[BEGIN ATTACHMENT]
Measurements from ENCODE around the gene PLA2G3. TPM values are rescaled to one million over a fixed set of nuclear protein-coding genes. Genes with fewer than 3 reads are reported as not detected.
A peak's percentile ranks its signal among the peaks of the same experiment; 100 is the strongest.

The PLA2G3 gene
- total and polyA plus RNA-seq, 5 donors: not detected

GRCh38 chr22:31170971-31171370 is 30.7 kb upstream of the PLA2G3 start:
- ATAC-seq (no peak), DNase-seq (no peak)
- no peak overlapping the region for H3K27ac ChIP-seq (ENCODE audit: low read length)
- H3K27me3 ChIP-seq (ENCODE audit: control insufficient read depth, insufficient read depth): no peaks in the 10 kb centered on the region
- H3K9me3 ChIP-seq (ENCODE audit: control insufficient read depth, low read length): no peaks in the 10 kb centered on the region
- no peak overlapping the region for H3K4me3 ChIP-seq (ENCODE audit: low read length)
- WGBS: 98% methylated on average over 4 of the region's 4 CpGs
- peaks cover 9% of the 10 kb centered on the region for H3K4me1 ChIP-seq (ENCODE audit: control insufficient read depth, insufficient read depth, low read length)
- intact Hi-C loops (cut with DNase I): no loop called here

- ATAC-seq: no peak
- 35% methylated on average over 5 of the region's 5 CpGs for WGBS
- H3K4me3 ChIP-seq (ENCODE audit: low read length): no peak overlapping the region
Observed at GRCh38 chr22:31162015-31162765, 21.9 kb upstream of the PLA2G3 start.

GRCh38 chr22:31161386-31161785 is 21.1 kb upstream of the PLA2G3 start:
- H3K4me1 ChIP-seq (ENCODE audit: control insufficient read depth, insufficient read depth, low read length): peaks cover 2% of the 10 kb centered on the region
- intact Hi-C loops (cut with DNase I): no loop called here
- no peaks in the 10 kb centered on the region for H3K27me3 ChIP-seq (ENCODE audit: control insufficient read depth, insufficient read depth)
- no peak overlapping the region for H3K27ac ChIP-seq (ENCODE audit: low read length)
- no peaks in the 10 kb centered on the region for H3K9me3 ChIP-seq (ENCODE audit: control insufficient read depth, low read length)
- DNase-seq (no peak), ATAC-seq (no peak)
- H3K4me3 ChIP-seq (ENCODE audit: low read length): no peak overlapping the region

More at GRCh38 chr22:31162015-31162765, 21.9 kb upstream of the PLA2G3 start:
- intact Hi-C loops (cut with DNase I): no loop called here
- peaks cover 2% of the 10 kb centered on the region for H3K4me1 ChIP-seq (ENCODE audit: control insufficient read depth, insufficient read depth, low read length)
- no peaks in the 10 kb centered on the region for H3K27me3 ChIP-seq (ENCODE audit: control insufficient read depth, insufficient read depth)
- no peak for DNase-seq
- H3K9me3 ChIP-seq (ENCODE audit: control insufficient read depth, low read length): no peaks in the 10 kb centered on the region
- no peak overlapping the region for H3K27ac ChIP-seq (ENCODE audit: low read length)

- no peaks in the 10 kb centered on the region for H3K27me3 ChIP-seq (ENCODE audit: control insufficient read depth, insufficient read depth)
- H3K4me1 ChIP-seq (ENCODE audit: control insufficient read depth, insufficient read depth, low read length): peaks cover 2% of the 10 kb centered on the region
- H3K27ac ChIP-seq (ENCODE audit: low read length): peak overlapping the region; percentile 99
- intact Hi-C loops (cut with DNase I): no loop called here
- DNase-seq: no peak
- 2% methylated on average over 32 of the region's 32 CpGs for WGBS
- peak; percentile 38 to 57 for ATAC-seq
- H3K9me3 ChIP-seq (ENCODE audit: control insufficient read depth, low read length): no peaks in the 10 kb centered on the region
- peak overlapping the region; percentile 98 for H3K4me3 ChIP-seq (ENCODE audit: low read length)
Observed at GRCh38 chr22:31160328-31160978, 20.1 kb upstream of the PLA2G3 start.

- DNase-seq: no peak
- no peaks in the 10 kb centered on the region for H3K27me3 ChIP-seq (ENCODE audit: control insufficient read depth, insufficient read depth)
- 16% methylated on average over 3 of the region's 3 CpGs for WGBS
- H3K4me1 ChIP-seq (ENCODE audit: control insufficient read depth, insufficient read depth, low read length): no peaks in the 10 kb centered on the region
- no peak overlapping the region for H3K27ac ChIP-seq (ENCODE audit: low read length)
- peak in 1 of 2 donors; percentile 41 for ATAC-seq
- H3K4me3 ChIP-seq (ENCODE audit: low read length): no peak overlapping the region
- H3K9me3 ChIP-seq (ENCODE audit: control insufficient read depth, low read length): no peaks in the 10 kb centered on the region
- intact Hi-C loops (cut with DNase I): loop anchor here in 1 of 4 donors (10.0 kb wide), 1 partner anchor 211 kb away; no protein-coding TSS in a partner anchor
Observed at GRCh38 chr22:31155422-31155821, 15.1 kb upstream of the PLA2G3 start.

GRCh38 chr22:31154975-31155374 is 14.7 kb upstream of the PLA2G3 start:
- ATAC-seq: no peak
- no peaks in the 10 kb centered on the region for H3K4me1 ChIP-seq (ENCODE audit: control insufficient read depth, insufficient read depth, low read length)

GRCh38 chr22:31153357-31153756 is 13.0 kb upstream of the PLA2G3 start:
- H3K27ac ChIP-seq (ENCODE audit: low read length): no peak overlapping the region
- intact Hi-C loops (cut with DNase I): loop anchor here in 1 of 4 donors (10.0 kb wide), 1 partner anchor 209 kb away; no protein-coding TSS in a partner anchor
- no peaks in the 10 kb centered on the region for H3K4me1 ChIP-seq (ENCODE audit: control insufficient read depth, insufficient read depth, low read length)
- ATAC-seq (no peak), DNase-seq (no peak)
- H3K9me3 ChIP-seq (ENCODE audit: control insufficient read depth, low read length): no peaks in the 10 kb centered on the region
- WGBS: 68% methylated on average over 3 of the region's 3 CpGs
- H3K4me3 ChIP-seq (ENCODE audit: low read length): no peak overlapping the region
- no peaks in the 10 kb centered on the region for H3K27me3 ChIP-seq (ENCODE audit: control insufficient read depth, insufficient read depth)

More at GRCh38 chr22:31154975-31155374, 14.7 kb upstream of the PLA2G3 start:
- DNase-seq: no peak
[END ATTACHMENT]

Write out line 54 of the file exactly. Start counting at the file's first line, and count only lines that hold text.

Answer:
- ATAC-seq: no peak